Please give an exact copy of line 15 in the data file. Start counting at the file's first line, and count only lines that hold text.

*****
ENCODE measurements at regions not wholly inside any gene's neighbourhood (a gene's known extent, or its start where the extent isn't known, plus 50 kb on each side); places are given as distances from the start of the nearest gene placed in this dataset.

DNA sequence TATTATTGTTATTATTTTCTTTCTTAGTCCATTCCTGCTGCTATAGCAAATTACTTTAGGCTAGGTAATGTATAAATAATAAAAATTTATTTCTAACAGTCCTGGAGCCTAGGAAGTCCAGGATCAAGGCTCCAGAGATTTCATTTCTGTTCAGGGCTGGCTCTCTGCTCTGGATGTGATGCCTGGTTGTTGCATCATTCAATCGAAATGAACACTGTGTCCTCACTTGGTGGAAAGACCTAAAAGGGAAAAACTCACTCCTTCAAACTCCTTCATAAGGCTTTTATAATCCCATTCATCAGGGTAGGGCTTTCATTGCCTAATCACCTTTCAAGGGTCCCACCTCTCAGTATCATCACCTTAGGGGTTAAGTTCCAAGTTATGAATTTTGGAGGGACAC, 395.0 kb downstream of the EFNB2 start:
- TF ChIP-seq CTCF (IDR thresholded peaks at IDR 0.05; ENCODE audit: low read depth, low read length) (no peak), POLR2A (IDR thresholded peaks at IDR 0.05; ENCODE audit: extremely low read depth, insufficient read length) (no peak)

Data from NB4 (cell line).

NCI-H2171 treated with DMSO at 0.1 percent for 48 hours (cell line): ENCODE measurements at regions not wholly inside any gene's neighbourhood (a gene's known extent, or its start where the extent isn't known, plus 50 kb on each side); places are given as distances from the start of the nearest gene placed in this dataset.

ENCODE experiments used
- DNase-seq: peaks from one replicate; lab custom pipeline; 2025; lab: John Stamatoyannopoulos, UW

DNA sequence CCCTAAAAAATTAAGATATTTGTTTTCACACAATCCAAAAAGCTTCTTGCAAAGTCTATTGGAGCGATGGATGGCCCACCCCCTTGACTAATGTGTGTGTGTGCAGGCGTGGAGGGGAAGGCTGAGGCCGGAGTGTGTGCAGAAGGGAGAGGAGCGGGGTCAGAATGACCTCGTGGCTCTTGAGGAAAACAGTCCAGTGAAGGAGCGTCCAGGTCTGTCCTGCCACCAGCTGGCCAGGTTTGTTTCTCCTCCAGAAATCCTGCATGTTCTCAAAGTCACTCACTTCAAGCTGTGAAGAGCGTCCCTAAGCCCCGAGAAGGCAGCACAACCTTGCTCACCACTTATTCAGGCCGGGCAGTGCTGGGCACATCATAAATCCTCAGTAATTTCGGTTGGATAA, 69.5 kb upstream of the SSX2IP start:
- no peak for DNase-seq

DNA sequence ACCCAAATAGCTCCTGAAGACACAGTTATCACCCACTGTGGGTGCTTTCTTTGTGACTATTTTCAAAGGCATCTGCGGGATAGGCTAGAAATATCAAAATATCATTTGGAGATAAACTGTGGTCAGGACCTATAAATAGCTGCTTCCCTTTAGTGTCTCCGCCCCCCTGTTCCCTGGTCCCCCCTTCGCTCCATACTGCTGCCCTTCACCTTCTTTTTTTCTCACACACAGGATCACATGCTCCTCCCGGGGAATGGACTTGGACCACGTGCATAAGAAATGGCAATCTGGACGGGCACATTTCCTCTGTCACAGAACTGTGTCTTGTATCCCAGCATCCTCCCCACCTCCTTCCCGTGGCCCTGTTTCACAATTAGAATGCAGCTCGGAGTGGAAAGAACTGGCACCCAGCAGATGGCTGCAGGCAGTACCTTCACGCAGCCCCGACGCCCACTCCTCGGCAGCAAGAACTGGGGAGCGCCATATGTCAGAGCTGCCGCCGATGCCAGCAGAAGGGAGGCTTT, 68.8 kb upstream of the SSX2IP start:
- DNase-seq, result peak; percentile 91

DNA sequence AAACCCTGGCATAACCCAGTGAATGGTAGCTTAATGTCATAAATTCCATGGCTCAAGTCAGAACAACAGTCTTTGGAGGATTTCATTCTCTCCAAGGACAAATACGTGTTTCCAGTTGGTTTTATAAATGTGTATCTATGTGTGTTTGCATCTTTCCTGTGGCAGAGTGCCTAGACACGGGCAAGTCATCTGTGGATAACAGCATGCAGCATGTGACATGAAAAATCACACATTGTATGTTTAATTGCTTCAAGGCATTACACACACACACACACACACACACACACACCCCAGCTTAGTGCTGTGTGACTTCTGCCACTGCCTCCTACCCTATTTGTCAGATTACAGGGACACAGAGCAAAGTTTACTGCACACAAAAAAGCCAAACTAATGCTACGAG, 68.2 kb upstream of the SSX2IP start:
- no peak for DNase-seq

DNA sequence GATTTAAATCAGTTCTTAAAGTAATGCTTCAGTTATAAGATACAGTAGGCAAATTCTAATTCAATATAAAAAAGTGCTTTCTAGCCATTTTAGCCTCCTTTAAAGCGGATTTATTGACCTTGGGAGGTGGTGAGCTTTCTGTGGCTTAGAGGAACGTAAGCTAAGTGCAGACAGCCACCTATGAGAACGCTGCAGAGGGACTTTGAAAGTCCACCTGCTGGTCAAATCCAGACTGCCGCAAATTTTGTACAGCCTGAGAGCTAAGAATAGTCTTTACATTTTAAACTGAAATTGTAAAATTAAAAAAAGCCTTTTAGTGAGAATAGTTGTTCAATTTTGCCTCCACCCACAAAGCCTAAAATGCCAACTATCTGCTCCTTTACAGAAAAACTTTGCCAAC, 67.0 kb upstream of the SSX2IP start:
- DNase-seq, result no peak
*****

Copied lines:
- DNase-seq, result no peak